And he said, “O Lord, God of my master Abraham, please grant me success today and show steadfast love to my master Abraham. Behold, I am standing by the spring of water, and the daughters of the men of the city are coming out to draw water. Let the young woman to whom I shall say, ‘Please let down your jar that I may drink,’ and who shall say, ‘Drink, and I will water your camels’—let her be the one whom you have appointed for your servant Isaac. By this I shall know that you have shown steadfast love to my master.”
There are some things that just stick with you, aren’t there?
The smell of the playground gravel in elementary school.
The night of your first real Major League baseball game.
Your first kiss.
The lyrics to the Captain Planet theme song.
For whatever reason, certain things remain at the forefront of our memory. Thankfully, God has graciously gifted me with the memory of many an older Christian’s sage advice. One such piece of advice has remained the most important two-word sentence I have ever heard regarding prayer:
I am great at being general. It’s much, much easier than being specific isn’t it? Generalities crop up in my writing and my speaking without fail and almost without exception. Whenever I opt for a generalization, it is evidence of my tendency toward laziness.
And if you’ve noticed, I’ve failed to provide specific examples.
This is very true in my prayers. I spend so much time praying that my family will represent Jesus well to “the world,” but rarely do I get more specific than that. Rarely do I name my neighbors and their children. Rarely do I remember to lift up specific people in need or specific things I would like from the Lord.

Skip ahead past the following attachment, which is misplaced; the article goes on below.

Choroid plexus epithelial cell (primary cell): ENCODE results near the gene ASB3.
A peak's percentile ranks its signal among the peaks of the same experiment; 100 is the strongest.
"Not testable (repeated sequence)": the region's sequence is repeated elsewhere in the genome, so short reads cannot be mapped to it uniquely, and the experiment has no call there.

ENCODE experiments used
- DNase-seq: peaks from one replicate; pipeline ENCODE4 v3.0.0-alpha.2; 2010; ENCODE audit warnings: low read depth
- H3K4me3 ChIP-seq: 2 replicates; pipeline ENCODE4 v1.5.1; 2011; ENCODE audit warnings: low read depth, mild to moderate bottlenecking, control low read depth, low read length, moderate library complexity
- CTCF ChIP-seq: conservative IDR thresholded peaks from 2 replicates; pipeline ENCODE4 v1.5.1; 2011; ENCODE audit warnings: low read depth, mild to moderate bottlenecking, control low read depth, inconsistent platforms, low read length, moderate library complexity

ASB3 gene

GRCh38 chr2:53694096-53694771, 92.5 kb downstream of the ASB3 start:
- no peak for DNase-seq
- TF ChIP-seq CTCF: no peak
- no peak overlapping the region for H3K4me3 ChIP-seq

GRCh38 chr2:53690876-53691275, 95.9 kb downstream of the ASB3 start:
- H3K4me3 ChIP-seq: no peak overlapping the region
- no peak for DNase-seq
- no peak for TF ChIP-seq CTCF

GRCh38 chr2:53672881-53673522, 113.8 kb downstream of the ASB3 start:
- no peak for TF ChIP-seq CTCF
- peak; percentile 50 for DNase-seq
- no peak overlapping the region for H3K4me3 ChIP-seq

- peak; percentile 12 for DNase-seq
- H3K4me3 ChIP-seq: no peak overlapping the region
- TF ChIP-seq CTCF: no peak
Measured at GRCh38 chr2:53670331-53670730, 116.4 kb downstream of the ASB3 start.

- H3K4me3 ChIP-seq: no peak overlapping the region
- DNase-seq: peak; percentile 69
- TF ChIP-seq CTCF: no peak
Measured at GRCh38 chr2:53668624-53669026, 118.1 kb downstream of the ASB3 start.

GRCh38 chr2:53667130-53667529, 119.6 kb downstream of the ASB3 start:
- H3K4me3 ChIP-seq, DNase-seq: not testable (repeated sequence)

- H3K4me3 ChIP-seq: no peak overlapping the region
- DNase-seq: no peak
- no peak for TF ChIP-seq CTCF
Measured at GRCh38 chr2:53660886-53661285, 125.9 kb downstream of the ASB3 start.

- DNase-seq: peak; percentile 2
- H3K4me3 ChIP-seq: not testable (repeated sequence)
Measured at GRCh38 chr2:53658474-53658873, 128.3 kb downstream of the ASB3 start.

I need this simple sentence.
It’s a reminder to me that God is actually for me. He wants to hear my specific prayers. He wants us to come with our needs and our wants and He delights in giving good gifts to His children.
The above passage is a prime example of how to pray specifically. Abraham’s servant goes back to Abraham’s hometown to seek a wife for Isaac. Knowing no one, he sits down and prays this prayer, and as the story unfolds, a young woman named Rebekah comes by and offers water to him and his camels.
This could be called coincidence. Rebekah was a lovely young woman, probably very polite, and it’s likely that she would have offered the servant and his camels water anyway. But we’ll never know. What we know is that he prayed for something specific to happen and it did. Scripture has already established that God listens to the prayers of His people. In Genesis, Abraham and God have a conversation about what it would take to spare the city of Sodom. God is listening, He is reasonable, and He desires to see His children prosper.
Praying specifically is our way of saying that we trust God’s power and faithfulness. Our specific prayers are not always answered exactly the way we pray. God’s plans are His own and are always better than ours. But I have found that when I pray specifically, with faith that God is the Giver of all good gifts, He answers in very visible and clear ways.
This amazing gift of answered prayers is something that Jesus purchased for us on the cross. We are told that because of His sacrifice for us, we are able to approach the throne of God with boldness, like a child to a Father. And our great Father gives greatly to His beloved children.